LOS ANGELES-There are no other options left. Win or go home. Life in the postseason without Blake Griffin hasn’t been kind so far to the Los Angeles Clippers. If they blink too long, the Clippers will soon find themselves on the outside looking in when it comes to keeping alive this year’s playoff run.
The Utah Jazz took official control of their first round playoff series against the Clippers with a bump and stump 96-92 win at Staples Center. It wasn’t pretty by no stretch of the imagination. Outside of Chris Paul and his 28 points, and J.J. Redick contributing 26 points, it was a cool down period for the Clippers on the offensive end.
Unfortunately for the Clippers, it was not a good look to convert only 29 of 69 shots from the field and to be outrebounded 43-34 on their home floor. The Jazz now lead the series 3-2. For three quarters, the Clippers could not get out of their own way when it came down to making baskets and running a cohesive offensive strategy.
But being bogged down in offense ineptitude would not be an unusual thing when going up against the Jazz. After all, Utah was the top defensive team in the NBA, statistically, all throughout the regular season. This series was going to test the Clippers offensively-with or without Griffin.
With Griffin sitting on the bench in street clothes, the Jazz now seem to have an easier time clamping down on the rest of the Clippers. And this makes it a not fun time for those in Clippers Nation. Griffin brings a whole new load of physicality in the paint that the Clippers are now missing.
But somehow, someway, if they are to make it to Game 7, someone else from the Clippers will have to bring the pain to the Jazz. Offseason pickup Marreese Speights was supposed be the alternative for opposing teams to deal with but so far has produced lukewarm results.
Speights’ play, if he makes it in coach Doc Rivers’ rotation is critical to the Clippers’ success or failure this postseason. The Clippers need a reliable third scoring wheel they can count on-game in and game out. Badly. Speights is the one player the Clippers have on their roster-besides the superior athletic Griffin-who can dominate the low post with his scoring options coming both from on top from the perimeter and down low.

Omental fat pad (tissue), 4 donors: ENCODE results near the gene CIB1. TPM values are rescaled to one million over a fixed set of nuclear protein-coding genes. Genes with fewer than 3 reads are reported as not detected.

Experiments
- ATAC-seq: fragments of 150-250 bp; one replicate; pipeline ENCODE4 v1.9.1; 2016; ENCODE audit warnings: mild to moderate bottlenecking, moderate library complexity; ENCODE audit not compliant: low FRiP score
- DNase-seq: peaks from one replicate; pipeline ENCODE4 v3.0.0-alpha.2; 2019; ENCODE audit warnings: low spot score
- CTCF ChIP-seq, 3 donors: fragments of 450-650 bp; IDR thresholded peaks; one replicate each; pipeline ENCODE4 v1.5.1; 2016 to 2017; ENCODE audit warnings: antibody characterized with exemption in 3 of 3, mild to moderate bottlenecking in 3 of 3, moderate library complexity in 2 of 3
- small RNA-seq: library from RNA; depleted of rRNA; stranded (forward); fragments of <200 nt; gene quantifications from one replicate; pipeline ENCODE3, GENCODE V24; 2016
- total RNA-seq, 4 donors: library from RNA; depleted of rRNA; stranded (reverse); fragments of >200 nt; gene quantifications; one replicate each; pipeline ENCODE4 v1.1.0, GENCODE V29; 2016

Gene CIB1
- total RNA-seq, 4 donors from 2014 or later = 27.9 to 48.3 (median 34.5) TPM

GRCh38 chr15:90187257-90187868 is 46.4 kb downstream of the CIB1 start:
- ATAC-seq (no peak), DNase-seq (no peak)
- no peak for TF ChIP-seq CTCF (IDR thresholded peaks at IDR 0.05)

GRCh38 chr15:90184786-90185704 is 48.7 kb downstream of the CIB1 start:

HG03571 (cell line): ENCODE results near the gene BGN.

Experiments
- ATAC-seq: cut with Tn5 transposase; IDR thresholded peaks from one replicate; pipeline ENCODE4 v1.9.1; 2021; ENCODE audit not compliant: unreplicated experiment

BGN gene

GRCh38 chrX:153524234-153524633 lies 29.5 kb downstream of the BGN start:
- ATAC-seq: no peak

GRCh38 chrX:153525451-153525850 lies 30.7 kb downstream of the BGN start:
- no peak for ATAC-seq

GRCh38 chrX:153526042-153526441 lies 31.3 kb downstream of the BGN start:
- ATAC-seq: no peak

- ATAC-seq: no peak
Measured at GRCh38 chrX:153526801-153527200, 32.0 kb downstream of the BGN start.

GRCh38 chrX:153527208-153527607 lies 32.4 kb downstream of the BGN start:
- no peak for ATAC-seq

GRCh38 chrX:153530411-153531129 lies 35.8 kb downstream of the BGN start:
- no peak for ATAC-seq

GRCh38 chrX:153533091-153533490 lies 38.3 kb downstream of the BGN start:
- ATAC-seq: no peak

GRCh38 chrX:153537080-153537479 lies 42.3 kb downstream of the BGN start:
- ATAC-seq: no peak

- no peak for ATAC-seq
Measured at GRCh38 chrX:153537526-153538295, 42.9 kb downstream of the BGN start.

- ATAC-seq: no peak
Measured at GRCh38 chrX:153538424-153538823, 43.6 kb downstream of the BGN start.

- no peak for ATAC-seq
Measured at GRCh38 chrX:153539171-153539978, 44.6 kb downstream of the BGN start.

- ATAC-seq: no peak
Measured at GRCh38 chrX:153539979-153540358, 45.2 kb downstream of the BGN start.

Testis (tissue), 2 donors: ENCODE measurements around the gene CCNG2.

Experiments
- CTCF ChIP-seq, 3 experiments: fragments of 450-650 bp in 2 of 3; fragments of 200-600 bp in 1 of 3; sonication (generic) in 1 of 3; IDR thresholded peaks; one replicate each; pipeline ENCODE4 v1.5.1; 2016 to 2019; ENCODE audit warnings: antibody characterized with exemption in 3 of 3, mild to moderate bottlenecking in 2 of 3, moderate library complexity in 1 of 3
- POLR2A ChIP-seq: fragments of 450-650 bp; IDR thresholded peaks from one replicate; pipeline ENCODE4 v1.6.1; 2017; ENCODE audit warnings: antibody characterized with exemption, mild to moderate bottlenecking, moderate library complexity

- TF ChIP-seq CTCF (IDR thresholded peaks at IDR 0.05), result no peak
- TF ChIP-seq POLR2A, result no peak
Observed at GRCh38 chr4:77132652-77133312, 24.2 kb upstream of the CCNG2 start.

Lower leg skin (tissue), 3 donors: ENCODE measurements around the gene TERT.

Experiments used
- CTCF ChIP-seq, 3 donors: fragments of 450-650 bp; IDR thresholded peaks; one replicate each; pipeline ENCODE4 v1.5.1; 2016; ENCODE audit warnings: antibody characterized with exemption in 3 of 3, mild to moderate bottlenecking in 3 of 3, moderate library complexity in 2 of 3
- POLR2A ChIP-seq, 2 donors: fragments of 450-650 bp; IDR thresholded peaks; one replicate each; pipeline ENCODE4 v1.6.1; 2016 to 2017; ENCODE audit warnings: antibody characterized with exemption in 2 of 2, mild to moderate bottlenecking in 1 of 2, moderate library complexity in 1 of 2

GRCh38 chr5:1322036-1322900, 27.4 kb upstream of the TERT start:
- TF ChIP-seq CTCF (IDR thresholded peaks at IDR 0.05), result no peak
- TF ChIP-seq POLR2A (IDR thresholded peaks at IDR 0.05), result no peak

So far, Speights hasn’t figured prominently through the first five games. And because points are going to come at a premium, Speights and Austin Rivers, are going to simply have to deliver the points with Griffin out. It’s that simple. If you score more points than your opponent, you win. The Clippers couldn’t do that Tuesday night.
They don’t have a choice but to drop a whole lot of points on the Jazz in Game 6 or they’ll be bummed out with a second straight first round exit in as many seasons. The Clippers got with that program when they scored 34 points in the fourth quarter. However, their scoring odyssey in Game 5 through the first three periods is sort of regrettable.
The third quarter in particular, in which the team rallied to score just 15 points, is one period the Clippers probably would like to have as a redo. At the moment, that is neither here or there. Rivers is working on trying to get his team to force a Game 7, and the opportunity to play the Golden State Warriors in the next round.
To do that, though, they’ve got to put points on the scoreboard. It’s almost a given that Paul is bringing his A Game to the table. DeAndre Jordan can be counted on to deliver his usual double-double, and Redick will at least show up. What’s going to get the Clippers over the hump is stepped up play from every other player.
Jamal Crawford’s four points in Game 5 is not going to get it done. Scoring two points as Austin Rivers and Raymond Felton did, won’t cut it, either. It’s time to step up or say bye-bye to a possible deep postseason run.
Dennis is the editor and publisher of News4usonline. A news and sports reporter, Dennis has written about social justice, civil rights, education, politics, and crime. He also covers the NFL, NBA, MLB as well as other sports. Based in Southern California, Dennis earned a journalism degree with a minor in criminal justice from Howard University. The real HU!!